Who is the Colorado Criminal Justice Reform Coalition?

Our mission is to reverse the trend of mass incarceration in Colorado. We are a coalition of nearly 7,000 individual members and over 100 faith and community organizations who have united to stop perpetual prison expansion in Colorado through policy and sentence reform.

Our chief areas of interest include drug policy reform, women in prison, racial injustice, the impact of incarceration on children and families, the problems associated with re-entry and stopping the practice of using private prisons in our state.

If you would like to be involved please go to our website and become a member.

Sunday, April 08, 2007

California - Strengthen Probation - Weaken Prison Population

SACRAMENTO-- Most of what the Schwarzenegger administration proposes in the way of prison reform looks like more of the same: Continue to build more prisons, and staff them with the highest paid correctional officers in the country. But within this mostly designed-to-fail reform effort the governor has included one promising idea.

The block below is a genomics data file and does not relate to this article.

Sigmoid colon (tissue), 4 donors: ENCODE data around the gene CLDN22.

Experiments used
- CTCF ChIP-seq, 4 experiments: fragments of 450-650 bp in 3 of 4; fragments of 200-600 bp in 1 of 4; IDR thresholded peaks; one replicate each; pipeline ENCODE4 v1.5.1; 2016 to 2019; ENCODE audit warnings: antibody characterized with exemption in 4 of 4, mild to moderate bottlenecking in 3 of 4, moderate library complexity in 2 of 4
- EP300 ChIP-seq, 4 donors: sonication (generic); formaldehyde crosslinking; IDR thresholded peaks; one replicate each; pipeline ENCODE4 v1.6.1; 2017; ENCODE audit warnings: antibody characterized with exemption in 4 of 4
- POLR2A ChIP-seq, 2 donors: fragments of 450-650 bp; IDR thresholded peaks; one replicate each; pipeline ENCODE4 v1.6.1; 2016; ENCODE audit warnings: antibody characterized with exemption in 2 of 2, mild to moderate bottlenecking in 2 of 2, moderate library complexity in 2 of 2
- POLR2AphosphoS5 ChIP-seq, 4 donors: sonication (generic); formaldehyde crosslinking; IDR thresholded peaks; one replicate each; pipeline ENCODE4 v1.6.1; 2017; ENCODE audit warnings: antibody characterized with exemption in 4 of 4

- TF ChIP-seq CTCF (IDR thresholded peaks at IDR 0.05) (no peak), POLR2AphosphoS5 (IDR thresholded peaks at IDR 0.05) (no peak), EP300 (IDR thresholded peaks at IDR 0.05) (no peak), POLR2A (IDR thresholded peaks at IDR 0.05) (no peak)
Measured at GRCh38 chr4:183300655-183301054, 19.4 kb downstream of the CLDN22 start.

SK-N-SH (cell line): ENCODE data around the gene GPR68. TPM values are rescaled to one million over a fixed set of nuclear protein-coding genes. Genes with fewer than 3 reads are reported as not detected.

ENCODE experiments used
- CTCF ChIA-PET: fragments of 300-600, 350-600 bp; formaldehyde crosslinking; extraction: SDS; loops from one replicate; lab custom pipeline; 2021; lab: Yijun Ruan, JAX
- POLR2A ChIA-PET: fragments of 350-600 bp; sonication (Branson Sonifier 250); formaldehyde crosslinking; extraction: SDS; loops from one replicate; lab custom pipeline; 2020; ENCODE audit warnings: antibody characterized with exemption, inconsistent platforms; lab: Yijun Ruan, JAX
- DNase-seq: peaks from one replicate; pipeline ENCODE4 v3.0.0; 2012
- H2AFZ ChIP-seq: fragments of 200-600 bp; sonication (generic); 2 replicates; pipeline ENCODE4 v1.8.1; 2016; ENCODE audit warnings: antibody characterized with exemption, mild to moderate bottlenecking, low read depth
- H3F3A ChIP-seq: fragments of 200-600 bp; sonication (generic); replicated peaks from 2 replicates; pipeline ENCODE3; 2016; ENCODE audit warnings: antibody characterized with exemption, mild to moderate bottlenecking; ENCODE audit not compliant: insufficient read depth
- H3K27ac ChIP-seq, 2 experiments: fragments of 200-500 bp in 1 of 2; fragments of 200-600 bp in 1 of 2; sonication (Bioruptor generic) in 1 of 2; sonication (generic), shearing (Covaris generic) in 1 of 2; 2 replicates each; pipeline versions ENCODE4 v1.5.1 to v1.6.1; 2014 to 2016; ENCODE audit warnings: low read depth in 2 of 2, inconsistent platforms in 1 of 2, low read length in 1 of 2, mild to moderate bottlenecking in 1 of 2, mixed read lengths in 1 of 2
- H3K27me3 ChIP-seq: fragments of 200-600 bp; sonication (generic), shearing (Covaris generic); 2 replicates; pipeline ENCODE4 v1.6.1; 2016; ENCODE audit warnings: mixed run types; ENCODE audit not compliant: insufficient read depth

Tucked away in his proposed budget is something called the California Adult Probation Accountability and Rehabilitation Act. The title is ponderous and bureaucratic, but the idea behind it makes sense.

The governor proposes to set aside $50 million for the rest of this fiscal year and $100 million annually after that funds probation services for criminals ages 18 to 25. These are the violent-crime-prone years, the age span during which young people, especially young men, either solidify their criminal lifestyles or reform.

Experience with juveniles has shown that intensive probation services can help steer risky populations to law-abiding lives. After years of steady and worrisome increases, juvenile crime in California plummeted beginning in the mid-1990s. The state's population of youth ages 10 through 17 increased by almost 26 percent from 1995 to 2005, but the number of juvenile felony arrests declined 48 percent. The number of juveniles incarcerated in the California Youth Authority fell by an astonishing 55 percent in the same period.

What happened? Intensive education, anger management, job training, family intervention, drug and alcohol treatment and mental health screening coordinated by county probation offices helped drive juvenile crime rates down.

Sacramento Bee

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